• Last, if you called the number on the sign, that agent is probably working for the seller. Again, no good for you. In that case, you could accidentally give away your negotiating position from something as simple as a gasp when you walk in the front door or a look to your partner that the agent passes on to the other side..
 
The point is you must have someone who is really good and who is clearly on your side in a legally binding way. Once you find the right one, they will be able to help you get the most house for the least money with the least headache possible. This takes time, experience and training.
 
Kelsey got lucky. (Not just because she got us for neighbors…) She’s smart but she’d never bought a house before and chose to go it alone. It was very risky but it worked out for her.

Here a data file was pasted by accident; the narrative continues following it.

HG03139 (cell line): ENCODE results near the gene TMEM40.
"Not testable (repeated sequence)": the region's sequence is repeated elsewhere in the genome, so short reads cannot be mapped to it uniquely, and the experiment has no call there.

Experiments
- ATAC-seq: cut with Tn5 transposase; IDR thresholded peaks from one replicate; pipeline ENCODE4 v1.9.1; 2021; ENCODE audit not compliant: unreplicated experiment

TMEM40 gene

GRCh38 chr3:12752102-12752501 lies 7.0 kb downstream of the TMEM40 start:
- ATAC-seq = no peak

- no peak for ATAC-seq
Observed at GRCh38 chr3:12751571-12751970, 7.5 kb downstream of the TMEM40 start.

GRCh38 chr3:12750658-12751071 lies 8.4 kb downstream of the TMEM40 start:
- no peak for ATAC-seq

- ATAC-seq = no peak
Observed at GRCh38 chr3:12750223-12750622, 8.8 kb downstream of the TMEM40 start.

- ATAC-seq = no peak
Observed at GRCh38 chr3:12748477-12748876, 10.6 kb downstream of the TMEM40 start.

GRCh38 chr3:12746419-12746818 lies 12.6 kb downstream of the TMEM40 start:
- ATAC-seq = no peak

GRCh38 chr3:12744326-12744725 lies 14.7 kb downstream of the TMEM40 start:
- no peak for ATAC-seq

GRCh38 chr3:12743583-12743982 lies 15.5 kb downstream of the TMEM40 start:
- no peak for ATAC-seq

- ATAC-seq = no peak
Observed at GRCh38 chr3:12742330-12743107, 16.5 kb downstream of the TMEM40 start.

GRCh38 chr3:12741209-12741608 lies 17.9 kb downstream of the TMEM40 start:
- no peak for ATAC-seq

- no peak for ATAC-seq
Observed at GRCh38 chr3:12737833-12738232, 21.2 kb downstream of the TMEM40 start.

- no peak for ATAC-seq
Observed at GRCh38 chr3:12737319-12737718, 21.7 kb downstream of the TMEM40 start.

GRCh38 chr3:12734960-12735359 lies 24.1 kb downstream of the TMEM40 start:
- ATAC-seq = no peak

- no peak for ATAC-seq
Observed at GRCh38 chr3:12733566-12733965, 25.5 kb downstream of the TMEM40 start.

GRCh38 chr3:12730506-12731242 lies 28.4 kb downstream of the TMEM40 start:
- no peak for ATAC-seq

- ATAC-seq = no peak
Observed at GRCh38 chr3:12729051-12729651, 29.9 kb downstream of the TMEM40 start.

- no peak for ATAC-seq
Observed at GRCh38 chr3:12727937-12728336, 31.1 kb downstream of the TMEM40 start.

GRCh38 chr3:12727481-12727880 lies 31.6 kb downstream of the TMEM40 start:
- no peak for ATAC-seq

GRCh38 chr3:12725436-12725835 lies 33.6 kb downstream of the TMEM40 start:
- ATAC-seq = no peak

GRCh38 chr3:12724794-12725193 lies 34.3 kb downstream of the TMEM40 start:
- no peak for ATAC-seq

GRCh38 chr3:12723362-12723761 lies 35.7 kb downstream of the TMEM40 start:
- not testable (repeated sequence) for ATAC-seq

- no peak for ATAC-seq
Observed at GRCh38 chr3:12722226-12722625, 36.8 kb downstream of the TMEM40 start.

It won’t always go that way. Either get a great buyer’s agent or get yourself seriously educated on the process before you attempt to try this at home. Luck won’t always work in your favor.
 
So now that you know a little more about how this works, tell me–as you are thinking about buying a house, what are some things that scare you or keep you from moving forward?
 
Send me a message here and let me know. I read every message personally and will respond.
 
Good luck and happy hunting,